So, what are the escalations that watchers don’t seem to like. Well, they come in a few arcs. The first one is a very super sentai arc with Samurai Flamenco joining the Flamengers Sentai Group to fight against Beyond. That one involved Masayoshi taking the mantle of red flamenger and learning teamwork with his unique team mates with their own story. Eventually, FROM BEYOND invades Japan and with their help and the help of tokusatsu actors who are actually just tokusatsu people, they save Japan. There is also the lone hero running away from the law arc which leads to him facing maximum power vote prime minister and eventually god. Finally, there is the de-escalation arc where Masayoshi has a seemingly normal life but it’s ruined by some tension in his heart. You see, all of this happens anyway due to his push to want to be a hero so bad.

Why do I like the second half of Samurai Flamenco despite its exposition growth? I already stated that I liked crazy things and that’s the first part, it fit the bill. Otherwise, it fills a very good emotional journey for Masayoshi. It’s pretty much the arc of asking for an interesting life because you never know what happens when it comes to you. Despite all the craziness, Samurai Flamenco never forgets its characters either. Masayoshi never feels too out of reach despite his craziness and his completely bare confession to Goto makes sense to him because they have been together for forever. The relationship between Masayoshi and his manager never breaks either. Same with the throuple idol love story with 3M joining together after their own fallout with more love than before. That’s why it all makes sense for me in the end. It’s all so good. Chaos with good character relationships that maintain themselves works for me.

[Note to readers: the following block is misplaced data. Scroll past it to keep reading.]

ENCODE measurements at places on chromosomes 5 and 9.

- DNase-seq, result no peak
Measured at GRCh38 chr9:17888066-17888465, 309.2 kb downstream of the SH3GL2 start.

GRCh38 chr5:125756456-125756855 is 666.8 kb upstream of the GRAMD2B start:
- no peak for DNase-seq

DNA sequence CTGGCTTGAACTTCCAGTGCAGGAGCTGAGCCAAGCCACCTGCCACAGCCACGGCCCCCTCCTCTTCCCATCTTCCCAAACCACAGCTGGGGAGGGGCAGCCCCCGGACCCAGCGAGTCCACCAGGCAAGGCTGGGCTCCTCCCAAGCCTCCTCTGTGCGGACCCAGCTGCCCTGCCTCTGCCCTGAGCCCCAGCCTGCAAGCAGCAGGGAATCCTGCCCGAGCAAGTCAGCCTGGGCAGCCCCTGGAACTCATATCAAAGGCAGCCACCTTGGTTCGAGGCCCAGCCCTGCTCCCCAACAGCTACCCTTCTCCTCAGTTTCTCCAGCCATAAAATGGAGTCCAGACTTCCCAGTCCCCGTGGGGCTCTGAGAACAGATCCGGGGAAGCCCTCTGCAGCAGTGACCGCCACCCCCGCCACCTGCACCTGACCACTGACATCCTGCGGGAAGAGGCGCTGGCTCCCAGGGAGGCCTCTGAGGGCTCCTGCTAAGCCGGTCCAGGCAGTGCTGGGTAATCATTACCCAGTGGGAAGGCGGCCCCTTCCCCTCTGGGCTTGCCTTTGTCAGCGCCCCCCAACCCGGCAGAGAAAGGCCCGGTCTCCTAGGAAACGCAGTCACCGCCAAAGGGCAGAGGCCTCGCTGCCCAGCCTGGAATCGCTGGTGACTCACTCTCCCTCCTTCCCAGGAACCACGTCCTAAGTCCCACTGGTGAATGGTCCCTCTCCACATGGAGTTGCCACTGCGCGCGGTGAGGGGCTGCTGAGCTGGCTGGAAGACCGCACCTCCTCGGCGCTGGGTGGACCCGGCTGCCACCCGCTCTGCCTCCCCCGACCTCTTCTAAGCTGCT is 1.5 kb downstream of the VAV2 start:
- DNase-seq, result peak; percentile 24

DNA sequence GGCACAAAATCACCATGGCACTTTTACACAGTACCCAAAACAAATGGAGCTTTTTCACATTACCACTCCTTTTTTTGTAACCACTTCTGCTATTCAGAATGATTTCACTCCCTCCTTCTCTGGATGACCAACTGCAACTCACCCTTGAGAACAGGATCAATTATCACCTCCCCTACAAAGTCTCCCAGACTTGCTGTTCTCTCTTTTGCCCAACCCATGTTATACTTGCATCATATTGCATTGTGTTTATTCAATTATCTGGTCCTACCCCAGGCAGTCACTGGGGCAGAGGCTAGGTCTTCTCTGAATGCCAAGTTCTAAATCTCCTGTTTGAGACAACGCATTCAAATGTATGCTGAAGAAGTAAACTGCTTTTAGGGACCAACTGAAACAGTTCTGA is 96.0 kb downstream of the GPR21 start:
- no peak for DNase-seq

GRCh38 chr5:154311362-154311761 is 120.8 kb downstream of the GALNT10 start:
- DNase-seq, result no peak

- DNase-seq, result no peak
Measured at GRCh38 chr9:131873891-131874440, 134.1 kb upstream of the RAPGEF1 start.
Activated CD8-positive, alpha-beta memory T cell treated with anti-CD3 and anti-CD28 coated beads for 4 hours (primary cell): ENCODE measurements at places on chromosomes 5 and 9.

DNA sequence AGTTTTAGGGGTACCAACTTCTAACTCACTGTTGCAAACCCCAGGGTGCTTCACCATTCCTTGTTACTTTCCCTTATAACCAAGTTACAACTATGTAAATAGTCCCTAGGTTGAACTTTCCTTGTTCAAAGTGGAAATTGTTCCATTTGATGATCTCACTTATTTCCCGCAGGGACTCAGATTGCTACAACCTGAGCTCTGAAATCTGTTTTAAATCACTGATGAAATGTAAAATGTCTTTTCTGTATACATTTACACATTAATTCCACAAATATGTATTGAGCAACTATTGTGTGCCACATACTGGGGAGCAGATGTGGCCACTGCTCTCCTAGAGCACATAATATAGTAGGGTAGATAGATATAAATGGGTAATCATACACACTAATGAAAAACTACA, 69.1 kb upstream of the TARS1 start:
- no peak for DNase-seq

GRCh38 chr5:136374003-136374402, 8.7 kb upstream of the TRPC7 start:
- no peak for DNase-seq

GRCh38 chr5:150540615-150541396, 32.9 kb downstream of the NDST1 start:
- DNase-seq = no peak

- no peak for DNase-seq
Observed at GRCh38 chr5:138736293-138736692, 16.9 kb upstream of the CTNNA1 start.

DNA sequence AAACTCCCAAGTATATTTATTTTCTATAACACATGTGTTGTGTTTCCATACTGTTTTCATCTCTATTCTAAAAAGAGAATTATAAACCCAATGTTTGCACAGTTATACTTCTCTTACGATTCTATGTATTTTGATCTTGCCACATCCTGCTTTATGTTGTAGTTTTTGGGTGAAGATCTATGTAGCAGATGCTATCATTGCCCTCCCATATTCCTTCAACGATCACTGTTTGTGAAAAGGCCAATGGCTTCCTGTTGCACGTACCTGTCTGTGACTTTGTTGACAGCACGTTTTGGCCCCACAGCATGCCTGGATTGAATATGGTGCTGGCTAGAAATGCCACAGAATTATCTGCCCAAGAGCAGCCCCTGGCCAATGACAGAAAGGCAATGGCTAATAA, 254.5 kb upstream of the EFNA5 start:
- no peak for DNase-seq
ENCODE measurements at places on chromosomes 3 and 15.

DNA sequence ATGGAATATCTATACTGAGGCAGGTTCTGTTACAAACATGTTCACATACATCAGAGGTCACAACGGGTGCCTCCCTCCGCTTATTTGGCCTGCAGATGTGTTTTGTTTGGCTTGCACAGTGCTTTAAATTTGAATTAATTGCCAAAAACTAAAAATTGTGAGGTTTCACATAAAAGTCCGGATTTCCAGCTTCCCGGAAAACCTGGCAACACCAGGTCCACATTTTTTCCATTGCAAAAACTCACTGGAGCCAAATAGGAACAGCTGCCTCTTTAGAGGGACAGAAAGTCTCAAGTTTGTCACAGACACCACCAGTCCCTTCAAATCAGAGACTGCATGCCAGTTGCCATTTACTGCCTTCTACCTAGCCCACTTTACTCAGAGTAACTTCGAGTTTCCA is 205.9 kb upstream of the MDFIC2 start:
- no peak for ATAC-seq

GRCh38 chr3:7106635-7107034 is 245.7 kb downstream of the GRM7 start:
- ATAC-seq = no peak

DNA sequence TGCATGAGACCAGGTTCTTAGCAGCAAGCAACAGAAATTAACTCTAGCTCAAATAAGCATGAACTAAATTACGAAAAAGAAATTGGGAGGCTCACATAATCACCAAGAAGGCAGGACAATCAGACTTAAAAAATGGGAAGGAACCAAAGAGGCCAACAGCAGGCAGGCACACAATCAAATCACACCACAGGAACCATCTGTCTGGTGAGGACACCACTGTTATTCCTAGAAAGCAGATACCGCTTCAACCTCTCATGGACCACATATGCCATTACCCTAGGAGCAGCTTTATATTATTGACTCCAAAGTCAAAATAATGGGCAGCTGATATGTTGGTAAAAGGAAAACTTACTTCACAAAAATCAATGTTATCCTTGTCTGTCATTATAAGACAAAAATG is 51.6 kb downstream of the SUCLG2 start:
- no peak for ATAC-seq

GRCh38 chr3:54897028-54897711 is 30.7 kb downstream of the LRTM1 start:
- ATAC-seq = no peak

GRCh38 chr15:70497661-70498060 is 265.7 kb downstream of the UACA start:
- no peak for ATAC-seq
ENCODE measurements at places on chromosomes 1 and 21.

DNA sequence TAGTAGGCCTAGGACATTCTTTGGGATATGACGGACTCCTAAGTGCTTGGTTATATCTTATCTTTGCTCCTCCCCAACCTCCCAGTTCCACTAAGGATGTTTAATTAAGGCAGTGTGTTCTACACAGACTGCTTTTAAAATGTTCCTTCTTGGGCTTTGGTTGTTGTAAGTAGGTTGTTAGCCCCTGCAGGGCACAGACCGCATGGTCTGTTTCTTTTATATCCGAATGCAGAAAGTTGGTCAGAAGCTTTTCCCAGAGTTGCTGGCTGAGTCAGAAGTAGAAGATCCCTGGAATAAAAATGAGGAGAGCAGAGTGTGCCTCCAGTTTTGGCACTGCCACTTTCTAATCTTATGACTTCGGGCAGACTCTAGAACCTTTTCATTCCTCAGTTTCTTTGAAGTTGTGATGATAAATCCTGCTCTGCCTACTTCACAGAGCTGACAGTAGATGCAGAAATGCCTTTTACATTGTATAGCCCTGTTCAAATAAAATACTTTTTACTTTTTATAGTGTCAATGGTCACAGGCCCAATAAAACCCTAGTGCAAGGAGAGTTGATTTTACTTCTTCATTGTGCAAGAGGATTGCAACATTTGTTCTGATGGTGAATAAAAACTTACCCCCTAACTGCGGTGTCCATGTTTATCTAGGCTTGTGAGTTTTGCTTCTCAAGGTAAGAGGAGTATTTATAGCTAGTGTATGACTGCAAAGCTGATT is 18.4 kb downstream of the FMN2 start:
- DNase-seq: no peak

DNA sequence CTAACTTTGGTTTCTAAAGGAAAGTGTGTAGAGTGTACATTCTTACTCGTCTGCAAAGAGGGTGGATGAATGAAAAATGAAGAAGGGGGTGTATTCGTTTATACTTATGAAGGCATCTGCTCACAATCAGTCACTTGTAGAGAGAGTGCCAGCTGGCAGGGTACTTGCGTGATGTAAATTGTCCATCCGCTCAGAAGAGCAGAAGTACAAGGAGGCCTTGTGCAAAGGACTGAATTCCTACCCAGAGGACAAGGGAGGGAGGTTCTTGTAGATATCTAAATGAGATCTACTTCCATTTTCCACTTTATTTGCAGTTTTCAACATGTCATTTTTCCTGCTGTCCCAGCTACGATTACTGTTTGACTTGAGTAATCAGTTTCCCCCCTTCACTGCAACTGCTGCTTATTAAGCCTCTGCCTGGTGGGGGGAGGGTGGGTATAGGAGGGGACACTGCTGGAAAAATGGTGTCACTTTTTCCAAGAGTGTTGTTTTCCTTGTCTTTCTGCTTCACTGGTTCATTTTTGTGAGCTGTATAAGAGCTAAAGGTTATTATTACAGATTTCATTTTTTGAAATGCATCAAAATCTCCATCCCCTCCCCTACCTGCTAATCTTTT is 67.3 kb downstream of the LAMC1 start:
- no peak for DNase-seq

What stuns me is how Samurai Flamenco is able to do that when the production values behind the show are not very stellar at all. Well, the character designs are very good and expressive, there are tons of settings, with some solid animation here and there, but there is a lot of stillness and flatness to everything too. For all the insanity on display, the show feels very flat for me. For every good action scene, there is another three or four where characters sit and stand while walking or something to create a good sense of character. That fight with god didn’t last very long and just kind of happened out of nowhere and resolved itself just as quickly. So, all the action scenes that happen are pretty short in length as well. So, Samurai Flamenco is a very effectively animated and written show.

So yes, Samurai Flamenco is a solid on my list. I enjoyed the whole experience. The chaos, the character drama, the relationships, and everything else. There are some flaws from the storytelling and its execution, but I honestly don’t care. My opinion in general is that it’s a very good show that just isn’t understood by a lot of people for some reason. Apparently it also crashed too despite all the ideas and creativity behind it. I suppose it came out at the wrong time for super hero media like Tiger and Bunny as well of which both of the shows are similar in a lot of ways. Maybe that is why this worked with me as well as it did. Regardless, it’s so fascinating. If it sounds like your thing, you know what to do.